On one hand, it’s lovely to see these pockets of green in postindustrial urban areas. On the other hand, it’s a bit creepy how aggressive plants are in taking over space formerly occupied by people. If you think about it, plants have been on this earth for hundreds of millions of years, and they will remain here long after the last human draws its final breath. Their green dreams are beyond our comprehension as their roots silently feed on the soil of our bodies. Plants are forever growing and forever hungry, and they’ll take everything back from us eventually.

Fright! Horror Zine Preorders Open

Fright, a classic movie horror zine, has opened preorders!

I contributed a story called “The Girl in the Screen at the End of the World,” which is about Sadako from Ringu picking off the last humans to survive the collapse of society. The story gradually comes together through vignettes narrated from the perspectives of different characters, all of whom encounter Sadako’s curse in unexpected ways. Some of these characters actually seek her out, as it’s always good to have a friend to help you deal with the end of the world. If you’re interested, you can check out the zine through these links…

💀 Carrd: https://frightzine.carrd.co/
💀 Twitter: https://twitter.com/frightzine
💀 Bigcartel: https://frightzine.bigcartel.com/

What Should We Do With Your Body?

I contributed a story called “What Sadie Didn’t See” to What Should We Do With Your Body?, an original collaborative murder mystery zine that’s free to download on Itchio (here).

“What Sadie Didn’t See” is a story about the things people throw away. Sadie is the manager of a custodial agency in the isolated town of Rosewater, where the body of a young man named Gabriel has been discovered in an abandoned mining tunnel. Gabriel was the son of the wealthiest family in town, and Sadie’s agency services their manor, just as they handle many of the other notable buildings in town. It’s possible that Sadie may have an important clue concerning what happened to Gabriel, but she has a longstanding habit of remaining silent about what the town residents don’t want to be seen.

I worked for a custodial agency in Atlanta during my first two years of college, and Sadie is based on my manager, a cheerful but no-nonsense woman who liked to say that the most important element of the job is discretion. My manager was kind and supportive to everyone who worked with her, so it was important to me to establish Sadie as a respected member of her community with ties to just about everyone. Although Sadie’s decision at the end of the story may be questionable, I hope it makes sense to the reader why she values the wellbeing of the living and the dignity of the dead over the success of the ongoing police investigation into Gabriel’s disappearance and probable murder.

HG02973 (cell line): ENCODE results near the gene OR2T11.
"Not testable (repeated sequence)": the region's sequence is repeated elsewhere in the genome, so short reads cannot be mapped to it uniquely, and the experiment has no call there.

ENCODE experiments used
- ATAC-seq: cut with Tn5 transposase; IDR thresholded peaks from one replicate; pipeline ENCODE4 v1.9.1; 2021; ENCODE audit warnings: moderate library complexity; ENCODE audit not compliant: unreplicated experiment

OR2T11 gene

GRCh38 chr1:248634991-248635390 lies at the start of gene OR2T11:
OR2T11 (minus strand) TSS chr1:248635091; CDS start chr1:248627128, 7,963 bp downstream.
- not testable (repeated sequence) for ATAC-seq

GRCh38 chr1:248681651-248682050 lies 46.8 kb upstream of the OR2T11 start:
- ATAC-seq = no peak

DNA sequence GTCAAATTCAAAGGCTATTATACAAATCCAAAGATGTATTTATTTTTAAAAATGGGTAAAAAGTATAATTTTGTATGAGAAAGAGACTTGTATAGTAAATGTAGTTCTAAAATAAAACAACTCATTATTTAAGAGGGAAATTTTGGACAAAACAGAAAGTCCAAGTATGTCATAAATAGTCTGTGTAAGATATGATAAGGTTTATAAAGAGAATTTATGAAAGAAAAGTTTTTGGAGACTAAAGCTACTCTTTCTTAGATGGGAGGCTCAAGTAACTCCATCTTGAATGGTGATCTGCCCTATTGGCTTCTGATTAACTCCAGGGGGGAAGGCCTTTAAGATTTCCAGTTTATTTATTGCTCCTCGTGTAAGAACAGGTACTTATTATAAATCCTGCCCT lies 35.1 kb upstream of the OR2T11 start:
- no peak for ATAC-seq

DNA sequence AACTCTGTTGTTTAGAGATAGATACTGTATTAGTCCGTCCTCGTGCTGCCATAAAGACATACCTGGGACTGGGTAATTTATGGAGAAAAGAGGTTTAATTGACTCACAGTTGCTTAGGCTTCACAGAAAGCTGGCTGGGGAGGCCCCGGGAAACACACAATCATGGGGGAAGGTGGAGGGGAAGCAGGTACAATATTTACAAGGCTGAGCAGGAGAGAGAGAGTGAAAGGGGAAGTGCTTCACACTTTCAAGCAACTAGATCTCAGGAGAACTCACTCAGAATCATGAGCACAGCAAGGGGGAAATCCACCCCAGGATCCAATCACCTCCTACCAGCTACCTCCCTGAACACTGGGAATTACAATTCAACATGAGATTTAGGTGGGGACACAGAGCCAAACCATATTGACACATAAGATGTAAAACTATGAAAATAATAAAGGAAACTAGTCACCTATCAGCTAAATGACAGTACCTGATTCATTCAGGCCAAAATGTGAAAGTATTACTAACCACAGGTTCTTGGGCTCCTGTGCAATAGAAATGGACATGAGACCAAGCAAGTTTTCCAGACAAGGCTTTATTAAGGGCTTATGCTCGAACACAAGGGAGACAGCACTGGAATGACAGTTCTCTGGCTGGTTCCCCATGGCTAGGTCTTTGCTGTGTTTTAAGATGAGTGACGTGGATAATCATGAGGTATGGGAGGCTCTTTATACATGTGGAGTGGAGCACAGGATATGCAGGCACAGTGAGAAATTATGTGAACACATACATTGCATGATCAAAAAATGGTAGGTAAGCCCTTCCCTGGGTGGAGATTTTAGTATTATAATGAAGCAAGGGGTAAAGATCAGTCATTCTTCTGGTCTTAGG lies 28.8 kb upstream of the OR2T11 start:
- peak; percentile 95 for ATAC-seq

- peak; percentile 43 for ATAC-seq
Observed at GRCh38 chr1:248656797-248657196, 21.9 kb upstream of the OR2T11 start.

I’m honored that my story opens the zine, and I hope it provides an intriguing introduction to the town of Rosewater and the secrets of its inhabitants. I’m equally honored to have received a character illustration by ZombieGaby, as well as a story spot illustration by Taymets. The focus of the zine is on the stories told by the characters, but the pages are filled with gorgeous art and graphic design. If you’re a murder mystery fan, or perhaps a connoisseur of Stephen King style peculiar little towns, please consider checking out the What Should We Do With Your Body? zine.

🟠 You can download the zine for free on Itchio (here).
🟠 You can follow Vinegar Zines on Twitter (here).
🟠 You can follow ZombieGaby on Instagram (here).
🟠 You can follow Taymets on Twitter (here).

A Legend of Shadows, Part Three

This is the third and final section of a speculative comic about gods and mortals in Legend of Zelda lore and mythology. The first part is (here), and the second part is (here). This is a continuation of the ideas I expressed in a short collaboration comic called Hylia’s Chosen Knight.

The goddess Hylia is more than a little scary, and it’s interesting to think of Ganondorf as being the hero of another story. I’m fascinated by the theme of “the failed or corrupted hero,” and I think it would be interesting if Ganondorf went on a quest that paralleled Link’s journey. Maybe young Ganondorf saw Hylia as the villain, but the power he needed to stand against Hyrule ended up overwhelming him. To me, that’s much more compelling than the idea of power only being “good” when it’s wielded by the “chosen” person.

Japanese Ghost Stories

This fall, I’m teaching a new class called “Japanese Ghost Stories.” Here’s the course description…

This course offers a survey of the numinous and supernatural through Japanese fiction, drama, comics, animation, and video games from the Heian period to the present day. Students will assemble a foundational knowledge of Japanese religion and folklore while studying popular narrative traditions representative of their historical eras.

By peering into the liminal spaces connecting the living with the dead, students will develop critical thinking and media literacy through careful investigation into the matters that people of different times and places have perceived as monstrous, alien, and unspeakable. Issues of gender, sexuality, and ethnic minority status will receive special attention as we navigate theories relating to the cultural role and social relevance of ghosts. By the end of the semester, students will possess a broad perspective on Japanese narrative traditions and popular culture, as well as an understanding of how fantastic stories of the dead reflect the tangible experiences of the living.  

You can download a copy of the syllabus (here).
I’ve collected PDF files of the course readings on Dropbox (here).